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FOR HOSPITALIZED CHILDREN, THE REAL WHITE GLOVE TREATMENT

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by Jeri Dayle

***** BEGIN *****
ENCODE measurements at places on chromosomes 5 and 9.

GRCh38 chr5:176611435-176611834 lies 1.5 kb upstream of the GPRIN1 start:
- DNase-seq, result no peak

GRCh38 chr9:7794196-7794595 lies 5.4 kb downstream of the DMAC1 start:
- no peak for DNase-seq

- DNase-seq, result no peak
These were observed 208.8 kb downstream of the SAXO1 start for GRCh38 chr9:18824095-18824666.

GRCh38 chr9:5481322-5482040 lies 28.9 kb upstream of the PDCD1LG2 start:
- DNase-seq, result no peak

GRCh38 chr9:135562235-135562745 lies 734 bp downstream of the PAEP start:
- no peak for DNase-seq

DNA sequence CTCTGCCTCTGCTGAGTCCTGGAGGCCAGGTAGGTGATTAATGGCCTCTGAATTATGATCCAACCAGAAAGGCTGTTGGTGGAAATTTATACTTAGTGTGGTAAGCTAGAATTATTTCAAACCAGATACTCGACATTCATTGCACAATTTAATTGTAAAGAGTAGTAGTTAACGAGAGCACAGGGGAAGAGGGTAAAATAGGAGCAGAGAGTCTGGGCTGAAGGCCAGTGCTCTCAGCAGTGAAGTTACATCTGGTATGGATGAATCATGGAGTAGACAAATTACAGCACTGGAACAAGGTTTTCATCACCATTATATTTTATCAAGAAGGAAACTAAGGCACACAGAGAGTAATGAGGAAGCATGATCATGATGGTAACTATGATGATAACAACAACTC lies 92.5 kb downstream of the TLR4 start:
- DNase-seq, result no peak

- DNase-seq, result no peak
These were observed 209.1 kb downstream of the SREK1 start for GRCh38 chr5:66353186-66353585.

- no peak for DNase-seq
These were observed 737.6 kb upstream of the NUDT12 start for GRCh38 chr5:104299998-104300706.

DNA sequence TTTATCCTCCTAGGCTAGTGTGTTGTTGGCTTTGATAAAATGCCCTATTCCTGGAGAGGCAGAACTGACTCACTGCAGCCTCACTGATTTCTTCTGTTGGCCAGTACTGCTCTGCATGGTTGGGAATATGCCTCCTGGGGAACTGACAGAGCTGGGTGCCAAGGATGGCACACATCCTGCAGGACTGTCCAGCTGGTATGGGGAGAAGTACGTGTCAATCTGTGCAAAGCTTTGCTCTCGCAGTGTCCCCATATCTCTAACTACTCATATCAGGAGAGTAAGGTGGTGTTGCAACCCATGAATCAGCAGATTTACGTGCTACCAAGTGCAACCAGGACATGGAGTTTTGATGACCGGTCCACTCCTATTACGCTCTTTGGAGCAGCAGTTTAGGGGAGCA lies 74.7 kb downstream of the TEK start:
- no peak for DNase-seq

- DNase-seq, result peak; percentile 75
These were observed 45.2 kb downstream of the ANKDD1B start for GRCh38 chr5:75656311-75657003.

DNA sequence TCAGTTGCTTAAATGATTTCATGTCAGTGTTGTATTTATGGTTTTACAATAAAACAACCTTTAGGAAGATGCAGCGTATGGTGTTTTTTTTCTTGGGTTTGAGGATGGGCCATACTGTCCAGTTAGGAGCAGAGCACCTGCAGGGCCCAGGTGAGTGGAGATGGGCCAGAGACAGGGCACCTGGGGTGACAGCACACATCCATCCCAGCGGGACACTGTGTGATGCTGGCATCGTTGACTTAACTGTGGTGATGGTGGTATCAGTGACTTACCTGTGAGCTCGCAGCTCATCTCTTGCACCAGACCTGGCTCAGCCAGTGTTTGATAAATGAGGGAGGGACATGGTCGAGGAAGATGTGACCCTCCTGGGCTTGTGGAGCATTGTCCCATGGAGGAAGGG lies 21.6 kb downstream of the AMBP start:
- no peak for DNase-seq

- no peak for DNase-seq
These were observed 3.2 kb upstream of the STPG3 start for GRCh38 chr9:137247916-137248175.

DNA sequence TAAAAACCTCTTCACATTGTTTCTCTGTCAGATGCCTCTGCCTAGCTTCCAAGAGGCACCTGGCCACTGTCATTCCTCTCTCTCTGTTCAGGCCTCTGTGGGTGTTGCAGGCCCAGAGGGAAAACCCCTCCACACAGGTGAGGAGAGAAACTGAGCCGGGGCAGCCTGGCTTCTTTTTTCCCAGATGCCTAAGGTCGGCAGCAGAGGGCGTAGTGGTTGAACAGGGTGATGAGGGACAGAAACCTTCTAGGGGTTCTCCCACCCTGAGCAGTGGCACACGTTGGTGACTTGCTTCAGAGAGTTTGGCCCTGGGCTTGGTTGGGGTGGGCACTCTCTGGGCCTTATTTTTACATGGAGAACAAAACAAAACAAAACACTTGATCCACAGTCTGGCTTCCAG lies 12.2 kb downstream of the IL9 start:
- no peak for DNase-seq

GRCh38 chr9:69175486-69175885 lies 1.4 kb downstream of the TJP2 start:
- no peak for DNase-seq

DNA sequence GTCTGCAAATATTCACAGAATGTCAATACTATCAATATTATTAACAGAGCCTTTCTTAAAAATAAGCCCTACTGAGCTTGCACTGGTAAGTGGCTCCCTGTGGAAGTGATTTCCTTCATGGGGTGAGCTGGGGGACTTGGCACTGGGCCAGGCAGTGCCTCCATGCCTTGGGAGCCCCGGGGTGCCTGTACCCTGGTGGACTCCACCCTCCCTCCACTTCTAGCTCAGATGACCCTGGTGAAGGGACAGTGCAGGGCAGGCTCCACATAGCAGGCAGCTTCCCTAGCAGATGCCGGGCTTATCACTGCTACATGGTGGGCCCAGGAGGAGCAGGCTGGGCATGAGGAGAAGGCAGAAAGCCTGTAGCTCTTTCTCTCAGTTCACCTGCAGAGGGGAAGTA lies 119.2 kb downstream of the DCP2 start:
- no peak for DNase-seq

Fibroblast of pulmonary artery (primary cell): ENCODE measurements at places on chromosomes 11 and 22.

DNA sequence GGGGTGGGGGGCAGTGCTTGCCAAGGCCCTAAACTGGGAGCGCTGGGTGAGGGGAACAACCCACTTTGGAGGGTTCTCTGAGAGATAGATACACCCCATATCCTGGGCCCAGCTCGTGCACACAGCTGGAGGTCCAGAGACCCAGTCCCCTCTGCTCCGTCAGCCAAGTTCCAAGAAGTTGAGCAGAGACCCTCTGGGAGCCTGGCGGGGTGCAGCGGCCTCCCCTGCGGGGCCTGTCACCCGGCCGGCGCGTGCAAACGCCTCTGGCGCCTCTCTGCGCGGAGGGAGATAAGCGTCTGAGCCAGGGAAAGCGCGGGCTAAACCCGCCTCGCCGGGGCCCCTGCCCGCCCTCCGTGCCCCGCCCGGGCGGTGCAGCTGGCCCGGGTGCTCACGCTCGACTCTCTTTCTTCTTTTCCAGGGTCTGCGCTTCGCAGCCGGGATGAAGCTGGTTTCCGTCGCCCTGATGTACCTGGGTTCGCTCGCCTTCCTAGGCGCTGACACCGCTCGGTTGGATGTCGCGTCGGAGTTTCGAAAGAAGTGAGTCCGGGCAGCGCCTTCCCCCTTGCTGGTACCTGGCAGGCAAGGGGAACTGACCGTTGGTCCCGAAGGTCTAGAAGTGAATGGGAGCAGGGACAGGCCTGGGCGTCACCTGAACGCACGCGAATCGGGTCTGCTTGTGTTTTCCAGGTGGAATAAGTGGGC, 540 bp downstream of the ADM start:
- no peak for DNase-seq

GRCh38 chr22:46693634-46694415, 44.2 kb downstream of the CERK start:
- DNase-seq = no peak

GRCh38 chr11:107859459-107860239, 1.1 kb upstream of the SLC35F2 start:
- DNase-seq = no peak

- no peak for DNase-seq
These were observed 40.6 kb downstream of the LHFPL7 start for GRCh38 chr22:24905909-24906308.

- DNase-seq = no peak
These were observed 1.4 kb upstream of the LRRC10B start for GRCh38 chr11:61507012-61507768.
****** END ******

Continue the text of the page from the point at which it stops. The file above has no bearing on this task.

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Tiffany is 14 now, and her blood condition has been stable for over a year. Yet, visiting the Outpatient Hematology/Oncology Clinic means revisiting the pain and chills of the chemotherapy treatments coursing through her veins; it means staring back into the sad eyes of little kids ravaged by leukemia. But not this time. Today there is something different in the air: a hint of levity. If laughter is, indeed, the best medicine, then the man who just burped up a red foam ball must be the most important specialist at Schneider Children’s Hospital/North Shore Health System in New Hyde Park. He stands in the doorway, finessing his foam balls with mime and sleight of hand, dosing out what Tiffany and her peers need to feel better. His name tag says “Dr. Bobo”, and while he makes rounds and visits children regularly in clinics and inpatient units, he is not, technically, a member of the staff. Dr. Bobo also never went to medical school, although he did have specialty training in safety and infection control. Dr. Bobo is a member of the Clown Care Unit of the Big Apple Circus, which performs (now there’s a key word!) about 200,000 visits a year to hospitalized children throughout the city. The Clown Care Unit serves Schneider, and other New York City institutions like Memorial Sloan-Kettering Cancer Center, Harlem Hospital, Mount Sinai Medical Center, the New York Weill-Cornell Children’s Hospital and Morgan Stanley Children’s Hospital (formerly Columbia Presbyterian). Most entertainers work in one to three facilities simultaneously, making up to eight appearances a week. The tender white-gloved hand of the Clown Care Unit reaches across the U.S. — to pediatric specialty hospitals in Boston, Chicago, Atlanta, Miami, Maryland and Seattle — and alumni are now helping take the concept global, by training professionals in Germany, Paris and Brazil. The unit was conceived in 1986 by Michael Christensen, co-founder of the Big Apple Circus (launched with Paul Binder in 1977). For Christensen, who does double duty as the hairy-legged Dr. Stubs, and who had just lost his brother to pancreatic cancer, this unit presented a personal catharsis, and a natural offshoot of the circus’ community-minded mission. But is laughter really the medicine jargon claims it to be? Drs. Stubs and Bobo and their more than 90 clown colleagues realize what outstanding tools laughter and silliness can be for hospitalized children. After surrendering all sense of control to machines, schedules, nurses and diets, the chance to finally let loose restores a hospitalized kid’s balance. Something shifts when this bunch of staffers comes along, strumming ukes, striking up laughter, and practicing their non-invasive specialty: clown medicine. “You make this wonderful connection with patients and families,” says Deborah Kaufmann, who practices as Dr. Dibble, and took the name from a rare English gardening tool. Her biggest reward comes in the frequency with which parents turn to her and say ‘This is the first time he smiled since we’ve been here.” And that is the essence of clown medicine: giving children a chance to be themselves again, to feel whole and good, without negating how bad they might actually feel. Clown medicine is also a chance to parody real medical procedures and practitioners, as Dr. Dibble does when she plays the stetho-phone (a stethoscope with trombone mouthpiece) or teaches children how to make a slide whistle from a syringe. And it’s something Dr. Stubs does with his version of “The Alphabet Song”: “ABCD, EKG, NPO on your IV. ICU, UC me, CCU RN MD. Now I know my ABCs. I can charge outrageous fees.” This manner of showing irreverence to the real doctors mimics the interaction between clowns and their ringmaster in the tent show venue. What separates the Clown Care Unit…and the Big Apple Circus in general? Christensen believes it is the level of professionalism in their artistry. Practicing clowns have proven experience, talent and training, as well as a recognizable commitment to their craft. Some, like Kaufmann’s Dr. Dibble, have been around for more than 15 years, almost since the Unit was established. And Dr Bobo, whose real name is Vladimir Oshansky, once ran a clown care program of his own, in Italy; it was so well received it earned him an audience with the Pope. Christensen is proud that his circus and its programs are truly different, and says, “They grew right out of the heart of New York.” He believes the very essence of clown entertainment is a New York thing — embracing a certain vitality, energy and diversity, then building it into “an unpretentious celebration of joy.” Big Apple Circus is a non-profit organization, which derives a good percentage of its revenue from the ticket sales of its tent shows (such as the one in Queens’ Cunningham Park, May 17-26). Generated funds help sustain the Clown Care Unit (some of the host hospitals also help) and their other Health and Community Programs. The division runs Circus of the Senses, bringing the circus experience to vision/hearing impaired children; Circus for All, enabling economically/physically challenged children to enjoy their first circus; and Beyond the Ring, teaching circus arts inside inner-city schools. Aside from its in-hospital programs, the Clown Care Unit sponsors a summer program at Paul Newman’s Hole in the Wall Gang Camp, in Connecticut. Donations toward all efforts are always welcome, as are inquiries into upcoming area performances. Both can be explored via the Big Apple Circus website at www.bigapplecircus.org.

 


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